AḴLĀQ AL-AŠRĀF (“The ethics of the aristocracy”), a satire composed in 740/1340-41, the most important work of ʿObayd Zākānī. This finely crafted amalgam of scholastic prose and ribald poetry is divided into seven chapters, each devoted to one or more of the traditional virtues: wisdom (ḥekmat); bravery (šaǰāʿat); decency (ʿeffat); justice (ʿadālat); generosity (saḵāwat); forbearance (ḥelm) and fidelity (wafāʾ); and pudency (ḥayāʾ), honesty (ṣedq), mercy (raḥmat), and compassion (šafaqat). Each chapter is divided into two parts; the first presents the rejected or outmoded view (maḏhab-e mansūḵ) while the second, invariably longer than the first, describes the accepted or contemporary view (maḏhab-e moḵtār). In the manner of Erasmus, Zākānī praises the wisdom of his contemporaries who have rejected old values like courage, justice, and generosity, and have attained success through assiduous cowardice, tyranny, and greed.

Both the content and the form of the essay suggest more serious works of Persian literature (see Aḵlāq). The title, for example, implicates Naṣīr-al-dīn Ṭūsī’s essay on the virtues of ascetics, Awṣāf al-ašrāf (see Ṣafā, Adabīyāt III/2, p. 1270). The content, however, replete with serious discussions of cardinal and other virtues and the nature of the human soul, most immediately mimics Ṭūsī’s famous Aḵlāq-e Nāṣerī. The sevenfold division of the essay perversely recalls Saʿdī’s Golestān, which “like heaven falls into eight parts” (Golestān, dībāča). Zākānī creates a hell in heaven’s despite; in Islamic eschatology hell is sevenfold. Zākānī also mimics the style of the Golestān by using and in some cases abusing the entire range of belletristic devices employed by Saʿdī. In the chapter on decency he explains how the elite have understood the Koranic verse, “Know that the life of this world is only play, and idle talk, and pageantry, and boasting among you, and rivalry in respect of wealth and children” (Koran, Pickthall tr., 57:20): “They have interpreted this to mean that it is impossible to achieve the purpose of the life of this world—play and idle talk—without indecency and forbidden means; accumulating wealth without harassing the people, tyranny, and slander . . . is likewise impossible.” In his chapter on honesty Zākānī places many of Saʿdī’s verse and prose aphorisms that advocate “expedient lies over provocative truths” in the mouths of the contemporary nobility. In addition to quoting familiar texts out of context, Zākānī is capable of manufacturing Hadiths to suit his ironic intent, as well as travestying one of the most fertile sources of citation in the entire classical Persian corpus, the Šāh-nāma. After reporting that the elite have demonstrated by their own example that high rank cannot be achieved without being buggered (i.e., without anal disintegrity), he cites the “historical” case of Rostam: “As soon as Tahmtan had united his belt. / Before Hōmān the noble hero knelt . . . .” (Aḵlāqal-ašrāf: ʿeffat).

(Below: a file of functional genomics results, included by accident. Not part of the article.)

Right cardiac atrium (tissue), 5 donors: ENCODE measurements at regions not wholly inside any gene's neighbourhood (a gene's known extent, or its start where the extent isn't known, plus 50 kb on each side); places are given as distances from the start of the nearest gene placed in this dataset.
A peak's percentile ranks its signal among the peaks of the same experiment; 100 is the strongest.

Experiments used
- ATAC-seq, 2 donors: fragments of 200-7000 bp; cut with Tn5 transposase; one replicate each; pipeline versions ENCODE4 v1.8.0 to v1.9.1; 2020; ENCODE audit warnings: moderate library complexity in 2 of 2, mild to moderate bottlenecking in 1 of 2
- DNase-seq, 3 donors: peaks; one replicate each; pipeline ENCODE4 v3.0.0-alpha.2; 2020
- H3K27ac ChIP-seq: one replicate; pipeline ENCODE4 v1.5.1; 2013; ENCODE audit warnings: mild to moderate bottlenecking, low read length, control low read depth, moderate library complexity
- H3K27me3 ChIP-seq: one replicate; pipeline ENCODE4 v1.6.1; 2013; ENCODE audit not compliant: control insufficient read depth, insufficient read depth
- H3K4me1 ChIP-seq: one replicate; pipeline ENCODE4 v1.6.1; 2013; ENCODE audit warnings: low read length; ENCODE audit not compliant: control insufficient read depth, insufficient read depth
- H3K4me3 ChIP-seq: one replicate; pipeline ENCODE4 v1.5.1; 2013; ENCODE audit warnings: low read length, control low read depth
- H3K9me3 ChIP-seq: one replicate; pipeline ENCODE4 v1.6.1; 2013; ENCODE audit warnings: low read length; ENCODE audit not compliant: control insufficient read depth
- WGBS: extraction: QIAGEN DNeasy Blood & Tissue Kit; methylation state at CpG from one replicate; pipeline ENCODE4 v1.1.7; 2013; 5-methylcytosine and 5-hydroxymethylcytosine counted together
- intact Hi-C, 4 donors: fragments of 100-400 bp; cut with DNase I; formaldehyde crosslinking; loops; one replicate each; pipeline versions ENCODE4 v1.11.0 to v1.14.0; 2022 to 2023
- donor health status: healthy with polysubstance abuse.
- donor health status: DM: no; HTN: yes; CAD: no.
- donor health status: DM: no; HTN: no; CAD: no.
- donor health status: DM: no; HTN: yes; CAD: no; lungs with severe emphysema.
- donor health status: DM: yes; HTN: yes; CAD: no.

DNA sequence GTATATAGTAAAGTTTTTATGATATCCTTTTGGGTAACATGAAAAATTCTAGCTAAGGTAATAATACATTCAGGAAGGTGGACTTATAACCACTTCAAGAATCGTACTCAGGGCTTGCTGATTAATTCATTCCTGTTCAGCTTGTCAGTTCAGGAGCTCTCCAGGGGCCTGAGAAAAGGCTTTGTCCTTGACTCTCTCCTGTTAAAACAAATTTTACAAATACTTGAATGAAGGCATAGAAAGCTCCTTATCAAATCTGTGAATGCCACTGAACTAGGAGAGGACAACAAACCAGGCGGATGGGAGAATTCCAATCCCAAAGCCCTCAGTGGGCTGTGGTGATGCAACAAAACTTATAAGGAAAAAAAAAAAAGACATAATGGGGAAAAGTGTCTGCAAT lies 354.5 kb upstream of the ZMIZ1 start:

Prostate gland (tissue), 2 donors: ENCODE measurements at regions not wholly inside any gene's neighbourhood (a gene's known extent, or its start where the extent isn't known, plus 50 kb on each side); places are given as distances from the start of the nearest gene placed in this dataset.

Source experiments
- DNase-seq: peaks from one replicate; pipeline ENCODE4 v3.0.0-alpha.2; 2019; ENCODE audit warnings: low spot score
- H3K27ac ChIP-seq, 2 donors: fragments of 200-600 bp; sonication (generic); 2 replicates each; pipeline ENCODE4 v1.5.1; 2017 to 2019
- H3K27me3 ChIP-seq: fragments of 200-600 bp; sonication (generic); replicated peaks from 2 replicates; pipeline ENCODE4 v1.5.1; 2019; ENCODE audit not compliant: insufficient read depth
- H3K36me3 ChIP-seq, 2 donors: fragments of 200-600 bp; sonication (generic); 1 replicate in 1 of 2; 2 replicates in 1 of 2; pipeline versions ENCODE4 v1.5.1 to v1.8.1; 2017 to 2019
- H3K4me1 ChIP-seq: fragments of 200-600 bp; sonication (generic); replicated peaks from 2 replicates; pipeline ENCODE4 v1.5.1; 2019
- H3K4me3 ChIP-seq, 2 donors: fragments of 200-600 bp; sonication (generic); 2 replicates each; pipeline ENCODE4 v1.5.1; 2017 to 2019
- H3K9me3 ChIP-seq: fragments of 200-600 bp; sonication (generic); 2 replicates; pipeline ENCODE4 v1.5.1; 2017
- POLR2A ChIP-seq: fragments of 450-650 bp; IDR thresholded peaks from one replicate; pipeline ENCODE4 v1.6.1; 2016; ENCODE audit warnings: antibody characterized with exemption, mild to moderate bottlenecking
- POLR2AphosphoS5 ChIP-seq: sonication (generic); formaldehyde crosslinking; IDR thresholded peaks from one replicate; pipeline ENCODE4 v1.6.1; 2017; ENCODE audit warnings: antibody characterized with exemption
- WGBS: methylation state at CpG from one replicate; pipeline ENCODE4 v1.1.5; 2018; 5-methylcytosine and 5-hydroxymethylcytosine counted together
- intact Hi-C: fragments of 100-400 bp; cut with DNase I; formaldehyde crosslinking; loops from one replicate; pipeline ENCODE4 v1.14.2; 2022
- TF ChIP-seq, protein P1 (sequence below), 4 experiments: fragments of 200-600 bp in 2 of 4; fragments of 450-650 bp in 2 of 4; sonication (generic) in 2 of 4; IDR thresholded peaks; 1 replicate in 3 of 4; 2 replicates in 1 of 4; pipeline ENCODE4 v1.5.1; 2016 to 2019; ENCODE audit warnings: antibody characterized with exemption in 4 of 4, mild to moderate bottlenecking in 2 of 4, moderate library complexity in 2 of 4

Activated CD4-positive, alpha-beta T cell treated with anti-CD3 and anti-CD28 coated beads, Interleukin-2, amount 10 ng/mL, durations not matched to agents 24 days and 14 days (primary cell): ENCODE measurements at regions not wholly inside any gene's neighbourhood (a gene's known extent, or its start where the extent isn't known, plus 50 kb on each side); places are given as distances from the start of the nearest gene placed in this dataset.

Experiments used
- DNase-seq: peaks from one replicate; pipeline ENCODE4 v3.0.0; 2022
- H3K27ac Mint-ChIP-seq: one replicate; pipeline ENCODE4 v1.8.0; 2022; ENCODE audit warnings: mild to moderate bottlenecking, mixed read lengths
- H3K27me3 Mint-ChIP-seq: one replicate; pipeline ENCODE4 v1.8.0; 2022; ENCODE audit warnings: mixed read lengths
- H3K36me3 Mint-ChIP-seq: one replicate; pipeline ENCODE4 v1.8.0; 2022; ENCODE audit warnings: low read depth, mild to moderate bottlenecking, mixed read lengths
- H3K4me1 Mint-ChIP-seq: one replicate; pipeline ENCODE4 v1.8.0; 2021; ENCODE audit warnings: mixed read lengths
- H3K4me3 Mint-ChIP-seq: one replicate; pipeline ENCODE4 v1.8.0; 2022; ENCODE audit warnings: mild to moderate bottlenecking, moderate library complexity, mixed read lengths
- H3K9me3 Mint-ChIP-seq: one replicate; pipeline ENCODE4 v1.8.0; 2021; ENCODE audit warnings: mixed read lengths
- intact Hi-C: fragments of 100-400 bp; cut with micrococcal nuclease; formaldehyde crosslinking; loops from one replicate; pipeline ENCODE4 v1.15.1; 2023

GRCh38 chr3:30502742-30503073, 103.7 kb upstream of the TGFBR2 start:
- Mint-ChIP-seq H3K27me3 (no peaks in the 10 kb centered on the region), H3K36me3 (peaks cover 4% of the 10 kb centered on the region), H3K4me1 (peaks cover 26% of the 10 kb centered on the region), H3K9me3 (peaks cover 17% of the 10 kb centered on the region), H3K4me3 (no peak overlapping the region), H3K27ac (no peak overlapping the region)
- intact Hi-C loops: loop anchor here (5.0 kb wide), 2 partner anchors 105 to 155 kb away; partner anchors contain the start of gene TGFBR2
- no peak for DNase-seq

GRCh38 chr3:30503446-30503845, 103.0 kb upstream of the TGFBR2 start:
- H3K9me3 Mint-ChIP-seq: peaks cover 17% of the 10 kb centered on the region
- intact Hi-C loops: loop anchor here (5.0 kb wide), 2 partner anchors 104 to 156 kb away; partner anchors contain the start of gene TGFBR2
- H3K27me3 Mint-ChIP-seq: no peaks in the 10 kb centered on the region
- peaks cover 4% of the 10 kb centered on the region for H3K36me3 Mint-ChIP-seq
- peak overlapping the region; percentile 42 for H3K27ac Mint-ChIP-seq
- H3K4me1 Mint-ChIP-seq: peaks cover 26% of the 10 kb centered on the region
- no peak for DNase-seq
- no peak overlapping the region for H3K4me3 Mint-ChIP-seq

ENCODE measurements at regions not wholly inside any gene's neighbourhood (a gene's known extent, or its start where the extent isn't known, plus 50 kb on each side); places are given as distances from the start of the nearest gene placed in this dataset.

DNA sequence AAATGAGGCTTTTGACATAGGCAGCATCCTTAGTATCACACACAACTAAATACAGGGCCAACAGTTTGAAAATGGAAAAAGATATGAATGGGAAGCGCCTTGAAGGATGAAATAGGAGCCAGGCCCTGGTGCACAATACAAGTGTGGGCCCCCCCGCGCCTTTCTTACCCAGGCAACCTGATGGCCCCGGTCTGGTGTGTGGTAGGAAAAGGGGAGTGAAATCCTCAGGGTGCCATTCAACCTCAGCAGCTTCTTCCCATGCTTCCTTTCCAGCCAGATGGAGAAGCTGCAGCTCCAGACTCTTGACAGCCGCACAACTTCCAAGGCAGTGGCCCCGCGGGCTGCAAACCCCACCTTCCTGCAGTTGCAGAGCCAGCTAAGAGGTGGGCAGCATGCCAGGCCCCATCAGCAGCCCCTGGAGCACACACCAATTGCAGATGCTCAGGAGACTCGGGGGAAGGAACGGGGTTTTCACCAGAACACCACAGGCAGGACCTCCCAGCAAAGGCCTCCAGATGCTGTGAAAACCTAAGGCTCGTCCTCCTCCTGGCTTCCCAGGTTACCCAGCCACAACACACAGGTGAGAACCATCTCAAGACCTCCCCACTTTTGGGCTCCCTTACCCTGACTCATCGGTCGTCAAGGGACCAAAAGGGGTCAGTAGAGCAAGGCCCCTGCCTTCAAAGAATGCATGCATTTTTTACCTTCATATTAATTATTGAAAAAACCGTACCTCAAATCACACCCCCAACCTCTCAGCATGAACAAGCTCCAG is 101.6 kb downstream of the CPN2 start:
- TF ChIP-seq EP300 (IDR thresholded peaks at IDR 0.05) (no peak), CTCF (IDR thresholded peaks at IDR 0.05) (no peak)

Although most critics stress the essay’s social message, ignoring its obscene contents, the imaginative clash between its serious format and ribald contents has proved to be its most enduring feature, lending Zākānī’s condemnation a liveliness not found in other Persian complaint literature and placing him in the mainstream of the great satirical tradition in Western literature (on “The Structural Design of the Formal Verse Satire,” see M. C. Randolph, Philological Quarterly 21, 1941, pp. 368-90). The dialectic of Zākānī’s maḏhab-e mansūḵ and maḏhab-e moḵtār corresponds strikingly to the debate between Aristophanes’ naive “True Logic” and sophist “False Logic” (Clouds, 11.889-1106). For many, important parts of Aḵlāqal-ašrāf are shockingly obscene, unfit for translation (see for example Browne, Lit. Hist. Persia 3, p. 246), but the title reverberates in subsequent works of Persian literature. The Dīvān of Mawlānā Maḥmūd Neẓām Qārī (ed. M. Mošīrī, Tehran, 1359 Š./1980, p. 163) contains the dialectics of different weaving styles in a maḏhab-e mansūḵ, maḏhab-e moḵtār format. A later imitation, Awṣāf al-awbāš (“Qualities of the mob”) was written by Rafīʿā Naqqāš Sepāhānī (M. T. Dānešpažūh, “Fehrest-e pāra-ī az ketābhā-ye aḵlāq va sīāsat,” Nosḵahā-ye ḵaṭṭī, 1, 1339 Š./1960, pp. 211-27, no. 40). 


Printed editions include Montaḵab-e laṭāʾef-e Neẓām-al-dīn Mawlānā ʿObayd Zākānī, ed. H. Eṣfahānī and M. Ferté, Istanbul, 1885-86; Kollīyāt-e ʿObayd Zākānī, ed. P. Atābakī, 2nd ed., Tehran, 1343 Š./1964; ibid., ed.

ʿA. Eqbāl Aštīānī, Tehran, 1331 Š./1952.

For a Marxist analysis see M. Radzhabov, Mirovozzrenie Ubaida Zokoni, Stalinabad, 1958, ch. 5.

(P. Sprachman)

Originally Published: December 15, 1984

Last Updated: July 29, 2011

This article is available in print.
Vol. I, Fasc. 7, pp. 723-724

Cite this entry:

P. Sprachman, “AḴLĀQ AL-AŠRĀF,” Encyclopædia Iranica, I/7, pp. 723-724; an updated version is available online at http://www.iranicaonline.org/articles/aklaq-al-asraf (accessed on 13 May 2014).